a (free) blog by one Peter Bregman, who writes often about time/self management. Mostly, I like his personality. Of course, time management is a scoff in my life now. When you are old, well, aging is a breakdown of systems, parts wearing out, though the shock absorbers do get better with practice. Your muscles actually lose a percentage every year, so you exercise to just stay even. And your brain slows down too, being busy with not falling.
The thing is, most time management is about Getting Things Done. I myself, in fact, have a book by that title sitting right here at my relatively useless right hand. I came across a reference to it recently, probably in Bregman's blog, and thought, I have that book somewhere. Yep. With post-its on it, too. I can't tell what year I bought it, but I was obviously ambitious.
The book asks us to sit down for a few hours or longer and write down every single damn thing we want to get done. Everything. All the things that have piled up around you for years, if you're a regular human being living the good life in America. For instance, that box of old photos and slides from the film era, which I have mentioned before: it cries out to be gone through, throw out the many bad pictures, convert the rest to digital - you know. At least do the pictures of Sherlock, beloved cat of many years. At least that. And I bet you have a box like that too - though maybe some of my readers are so young they have always been digital. An amazing thought.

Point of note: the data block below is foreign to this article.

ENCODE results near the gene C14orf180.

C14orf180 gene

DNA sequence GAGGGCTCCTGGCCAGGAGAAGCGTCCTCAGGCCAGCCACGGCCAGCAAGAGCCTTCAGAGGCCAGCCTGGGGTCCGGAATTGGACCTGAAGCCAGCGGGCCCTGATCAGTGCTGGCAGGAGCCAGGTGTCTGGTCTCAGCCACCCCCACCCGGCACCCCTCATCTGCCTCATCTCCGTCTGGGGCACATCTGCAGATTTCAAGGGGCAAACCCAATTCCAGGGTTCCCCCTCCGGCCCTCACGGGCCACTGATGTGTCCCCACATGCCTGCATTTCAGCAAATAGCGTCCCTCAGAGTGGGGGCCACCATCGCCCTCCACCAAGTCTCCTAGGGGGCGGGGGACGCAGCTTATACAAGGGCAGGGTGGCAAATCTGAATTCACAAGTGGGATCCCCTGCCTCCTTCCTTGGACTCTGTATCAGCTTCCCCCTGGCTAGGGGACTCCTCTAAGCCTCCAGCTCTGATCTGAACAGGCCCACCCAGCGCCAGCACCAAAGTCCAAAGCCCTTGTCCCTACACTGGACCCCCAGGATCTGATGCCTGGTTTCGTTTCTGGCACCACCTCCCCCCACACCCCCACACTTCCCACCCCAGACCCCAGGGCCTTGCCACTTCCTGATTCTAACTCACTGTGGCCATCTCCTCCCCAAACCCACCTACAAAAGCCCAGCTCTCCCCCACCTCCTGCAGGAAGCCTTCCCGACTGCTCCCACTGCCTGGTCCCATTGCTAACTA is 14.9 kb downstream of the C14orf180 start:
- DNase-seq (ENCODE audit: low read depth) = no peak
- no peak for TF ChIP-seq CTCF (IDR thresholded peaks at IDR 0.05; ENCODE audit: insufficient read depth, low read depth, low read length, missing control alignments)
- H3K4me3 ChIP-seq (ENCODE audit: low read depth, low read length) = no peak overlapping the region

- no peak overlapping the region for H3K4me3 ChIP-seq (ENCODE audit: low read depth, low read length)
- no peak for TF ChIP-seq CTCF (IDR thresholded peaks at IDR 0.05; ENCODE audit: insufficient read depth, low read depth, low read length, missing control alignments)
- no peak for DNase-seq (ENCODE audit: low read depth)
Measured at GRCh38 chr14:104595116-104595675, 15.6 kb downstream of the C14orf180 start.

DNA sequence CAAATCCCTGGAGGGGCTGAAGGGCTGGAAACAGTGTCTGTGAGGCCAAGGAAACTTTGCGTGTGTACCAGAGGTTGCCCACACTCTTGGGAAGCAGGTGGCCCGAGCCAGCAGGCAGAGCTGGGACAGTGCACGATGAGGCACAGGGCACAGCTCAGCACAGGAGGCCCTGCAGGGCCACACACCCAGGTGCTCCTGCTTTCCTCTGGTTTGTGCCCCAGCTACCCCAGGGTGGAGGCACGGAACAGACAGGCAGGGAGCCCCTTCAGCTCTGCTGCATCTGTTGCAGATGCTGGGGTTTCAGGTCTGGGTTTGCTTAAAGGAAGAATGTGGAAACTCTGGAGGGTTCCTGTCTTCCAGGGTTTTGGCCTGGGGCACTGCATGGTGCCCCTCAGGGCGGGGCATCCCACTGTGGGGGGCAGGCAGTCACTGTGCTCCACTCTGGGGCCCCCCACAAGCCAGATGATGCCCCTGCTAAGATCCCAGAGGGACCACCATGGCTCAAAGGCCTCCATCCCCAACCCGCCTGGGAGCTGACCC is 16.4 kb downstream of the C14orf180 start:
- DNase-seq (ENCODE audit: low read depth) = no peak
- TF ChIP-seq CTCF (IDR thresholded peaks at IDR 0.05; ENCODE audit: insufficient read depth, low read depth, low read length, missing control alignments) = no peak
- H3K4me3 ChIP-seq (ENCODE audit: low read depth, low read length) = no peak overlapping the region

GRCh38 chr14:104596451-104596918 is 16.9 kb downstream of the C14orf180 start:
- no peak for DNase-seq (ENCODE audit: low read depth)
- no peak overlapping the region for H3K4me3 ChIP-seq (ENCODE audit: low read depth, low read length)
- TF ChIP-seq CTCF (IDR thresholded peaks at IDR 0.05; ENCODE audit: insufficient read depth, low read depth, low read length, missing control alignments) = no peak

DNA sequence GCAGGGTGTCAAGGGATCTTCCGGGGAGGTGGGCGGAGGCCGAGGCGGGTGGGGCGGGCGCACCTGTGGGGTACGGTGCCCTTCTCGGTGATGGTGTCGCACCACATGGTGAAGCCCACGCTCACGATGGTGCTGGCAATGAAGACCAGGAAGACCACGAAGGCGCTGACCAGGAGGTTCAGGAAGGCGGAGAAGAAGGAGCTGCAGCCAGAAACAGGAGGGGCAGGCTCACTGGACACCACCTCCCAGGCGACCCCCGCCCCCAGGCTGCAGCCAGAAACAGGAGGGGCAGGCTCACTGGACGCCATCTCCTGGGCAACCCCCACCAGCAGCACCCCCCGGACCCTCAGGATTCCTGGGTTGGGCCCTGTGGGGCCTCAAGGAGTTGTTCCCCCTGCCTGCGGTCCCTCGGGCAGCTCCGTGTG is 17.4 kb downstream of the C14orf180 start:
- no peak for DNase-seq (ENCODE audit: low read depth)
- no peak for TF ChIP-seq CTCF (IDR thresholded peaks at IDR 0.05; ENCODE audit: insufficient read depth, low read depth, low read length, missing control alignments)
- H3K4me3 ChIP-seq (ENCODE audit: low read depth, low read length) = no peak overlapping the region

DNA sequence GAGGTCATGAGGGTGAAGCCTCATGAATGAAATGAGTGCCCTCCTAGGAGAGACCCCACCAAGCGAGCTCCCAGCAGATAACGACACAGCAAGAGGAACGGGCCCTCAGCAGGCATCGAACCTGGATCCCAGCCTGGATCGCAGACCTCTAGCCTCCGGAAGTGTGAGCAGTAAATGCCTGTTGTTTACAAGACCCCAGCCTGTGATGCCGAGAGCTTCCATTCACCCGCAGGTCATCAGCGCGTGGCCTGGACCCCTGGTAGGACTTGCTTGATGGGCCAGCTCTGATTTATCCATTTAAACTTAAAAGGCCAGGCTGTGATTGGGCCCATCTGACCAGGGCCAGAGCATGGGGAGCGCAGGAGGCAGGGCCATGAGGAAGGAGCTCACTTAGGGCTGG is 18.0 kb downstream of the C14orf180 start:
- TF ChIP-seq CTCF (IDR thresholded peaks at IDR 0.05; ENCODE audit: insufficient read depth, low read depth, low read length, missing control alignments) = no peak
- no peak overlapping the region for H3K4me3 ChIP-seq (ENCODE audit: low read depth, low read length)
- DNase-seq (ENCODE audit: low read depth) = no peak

Well, I thought of writing that down - just that one undone project - and I quailed. [to shrink back in fear, cower - and the synonyms are great] To even think of seriously setting out to do that project, buying one of those converter things, creating a[nother] big mess . . . no, I thought, I'd do better to do something small, like figure out where to keep my headscarves. Somehow they have all ended up on top of my dresser in a heap.
You know I must have a larger point, and it is this: when you are old enough you get to stop Getting Things Done. You don't need to accomplish stuff anymore. You are done accomplishing. You can have the great pleasure of . . . doing not much. And knowing that it doesn't matter.